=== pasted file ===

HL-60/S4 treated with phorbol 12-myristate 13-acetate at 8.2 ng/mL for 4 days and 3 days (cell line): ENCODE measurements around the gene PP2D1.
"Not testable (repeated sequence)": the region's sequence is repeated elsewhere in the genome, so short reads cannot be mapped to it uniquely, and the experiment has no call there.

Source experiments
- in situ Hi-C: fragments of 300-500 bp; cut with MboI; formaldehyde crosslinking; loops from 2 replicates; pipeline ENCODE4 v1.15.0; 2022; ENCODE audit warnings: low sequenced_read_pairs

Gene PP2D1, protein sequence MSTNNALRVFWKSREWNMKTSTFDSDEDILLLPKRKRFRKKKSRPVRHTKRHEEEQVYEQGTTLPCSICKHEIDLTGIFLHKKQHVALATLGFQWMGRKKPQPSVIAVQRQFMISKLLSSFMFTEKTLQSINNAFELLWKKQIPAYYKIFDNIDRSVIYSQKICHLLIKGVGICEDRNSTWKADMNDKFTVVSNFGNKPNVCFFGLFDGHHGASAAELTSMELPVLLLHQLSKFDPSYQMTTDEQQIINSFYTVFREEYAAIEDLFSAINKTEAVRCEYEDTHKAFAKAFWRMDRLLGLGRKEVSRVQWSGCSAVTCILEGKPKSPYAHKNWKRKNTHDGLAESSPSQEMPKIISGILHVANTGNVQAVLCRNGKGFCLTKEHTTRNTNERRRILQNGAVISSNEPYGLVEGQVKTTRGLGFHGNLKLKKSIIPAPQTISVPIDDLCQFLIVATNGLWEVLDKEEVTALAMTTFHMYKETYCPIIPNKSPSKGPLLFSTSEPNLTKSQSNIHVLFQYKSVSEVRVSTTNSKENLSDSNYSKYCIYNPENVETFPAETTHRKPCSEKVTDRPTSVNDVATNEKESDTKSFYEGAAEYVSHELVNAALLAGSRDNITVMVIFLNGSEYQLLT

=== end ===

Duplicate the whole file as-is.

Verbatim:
HL-60/S4 treated with phorbol 12-myristate 13-acetate at 8.2 ng/mL for 4 days and 3 days (cell line): ENCODE measurements around the gene PP2D1.
"Not testable (repeated sequence)": the region's sequence is repeated elsewhere in the genome, so short reads cannot be mapped to it uniquely, and the experiment has no call there.

Source experiments
- in situ Hi-C: fragments of 300-500 bp; cut with MboI; formaldehyde crosslinking; loops from 2 replicates; pipeline ENCODE4 v1.15.0; 2022; ENCODE audit warnings: low sequenced_read_pairs

Gene PP2D1, protein sequence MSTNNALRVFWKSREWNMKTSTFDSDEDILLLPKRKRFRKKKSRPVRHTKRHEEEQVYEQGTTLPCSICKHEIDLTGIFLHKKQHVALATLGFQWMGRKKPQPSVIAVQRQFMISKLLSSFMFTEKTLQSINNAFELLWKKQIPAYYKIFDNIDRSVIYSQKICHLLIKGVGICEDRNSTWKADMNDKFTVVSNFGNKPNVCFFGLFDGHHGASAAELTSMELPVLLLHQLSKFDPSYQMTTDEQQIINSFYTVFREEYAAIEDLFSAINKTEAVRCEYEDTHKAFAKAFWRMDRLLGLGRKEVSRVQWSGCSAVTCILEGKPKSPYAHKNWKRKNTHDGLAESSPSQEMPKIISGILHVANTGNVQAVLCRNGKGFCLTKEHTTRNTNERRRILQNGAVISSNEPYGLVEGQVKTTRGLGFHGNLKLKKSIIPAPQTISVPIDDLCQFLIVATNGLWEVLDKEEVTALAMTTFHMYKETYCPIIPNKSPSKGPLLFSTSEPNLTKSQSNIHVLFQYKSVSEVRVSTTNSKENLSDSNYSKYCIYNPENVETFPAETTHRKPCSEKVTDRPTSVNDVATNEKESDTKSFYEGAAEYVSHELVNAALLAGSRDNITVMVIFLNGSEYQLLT